Britain was now devoid of its primary overseas territory so started looking to Asia, the Pacific and Africa to express its growing economic and political power. One of the little known consequences of this defeat for Britain was the founding of a colony in the recently discovered eastern seaboard of Australia in 1788AD as an alternative destination for its ever-growing prison population. By the end of the century Britain controlled the world’s oceans, as well as South Africa, Sri Lanka, India, Pakistan, Burma and many more overseas trading posts. 

As losers of the Seven Year War, France turned its imperial ambitions back toward continental Europe. However, a despotic absolute monarch, a feudal economy, the high cost of helping the Americans humble Britain in the USA’s war of independence, poor harvests as a result of the 1783AD Mt Laki eruption in Iceland, and rampant religious corruption resulting from the extermination of the Protestants all took their toll on the nation. In 1789AD the Monarchy was overthrown by a violent peasant revolution. The king was executed and all Catholic Church property was seized. Anarchy reigned for years and civil order was only restored in 1799AD with the rise of Napoleon Bonaparte. From this point on socialists from all over the world would come to Paris to learn the art of revolution.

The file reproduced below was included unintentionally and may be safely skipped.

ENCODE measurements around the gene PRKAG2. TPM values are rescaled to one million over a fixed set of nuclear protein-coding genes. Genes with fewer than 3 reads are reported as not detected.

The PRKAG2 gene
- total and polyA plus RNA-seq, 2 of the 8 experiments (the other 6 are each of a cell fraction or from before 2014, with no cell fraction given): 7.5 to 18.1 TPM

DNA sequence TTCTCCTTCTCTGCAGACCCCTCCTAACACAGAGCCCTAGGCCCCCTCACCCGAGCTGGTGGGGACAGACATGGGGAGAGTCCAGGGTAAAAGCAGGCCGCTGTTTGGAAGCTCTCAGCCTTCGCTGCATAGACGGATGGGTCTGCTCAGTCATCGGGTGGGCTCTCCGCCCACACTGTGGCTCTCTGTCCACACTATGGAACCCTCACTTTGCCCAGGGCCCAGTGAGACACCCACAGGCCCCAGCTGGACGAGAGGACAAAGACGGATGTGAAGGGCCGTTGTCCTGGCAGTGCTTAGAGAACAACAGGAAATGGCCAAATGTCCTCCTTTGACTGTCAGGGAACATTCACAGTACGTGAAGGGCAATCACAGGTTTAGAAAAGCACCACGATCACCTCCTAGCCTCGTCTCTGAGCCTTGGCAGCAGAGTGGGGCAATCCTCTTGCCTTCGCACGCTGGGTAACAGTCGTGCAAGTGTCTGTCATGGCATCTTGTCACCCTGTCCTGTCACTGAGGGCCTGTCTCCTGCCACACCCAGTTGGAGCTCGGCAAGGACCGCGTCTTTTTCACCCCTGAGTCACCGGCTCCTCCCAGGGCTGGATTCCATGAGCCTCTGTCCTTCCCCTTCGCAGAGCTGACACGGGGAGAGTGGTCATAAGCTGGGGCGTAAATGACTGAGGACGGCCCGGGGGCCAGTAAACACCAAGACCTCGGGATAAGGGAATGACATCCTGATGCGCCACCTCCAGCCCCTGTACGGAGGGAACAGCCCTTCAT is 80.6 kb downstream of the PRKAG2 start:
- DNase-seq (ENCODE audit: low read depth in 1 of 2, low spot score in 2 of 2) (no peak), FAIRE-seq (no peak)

The expansion of Russia also continued at full speed under Peter the Great. Russia’s growing military power led to many borderland skirmishes and wars with Prussia and Sweden. By the end of the century Russia, though still largely a feudal society, was also a Pacific power with control of Alaska, and it now had a warm water port the Crimea peninsula. Russia was also instrumental in the fatal weakening of the Ottoman Empire, one of the many steps in the political humiliation of Islamic cultures that was now taking place across the world in the face of European imperialism.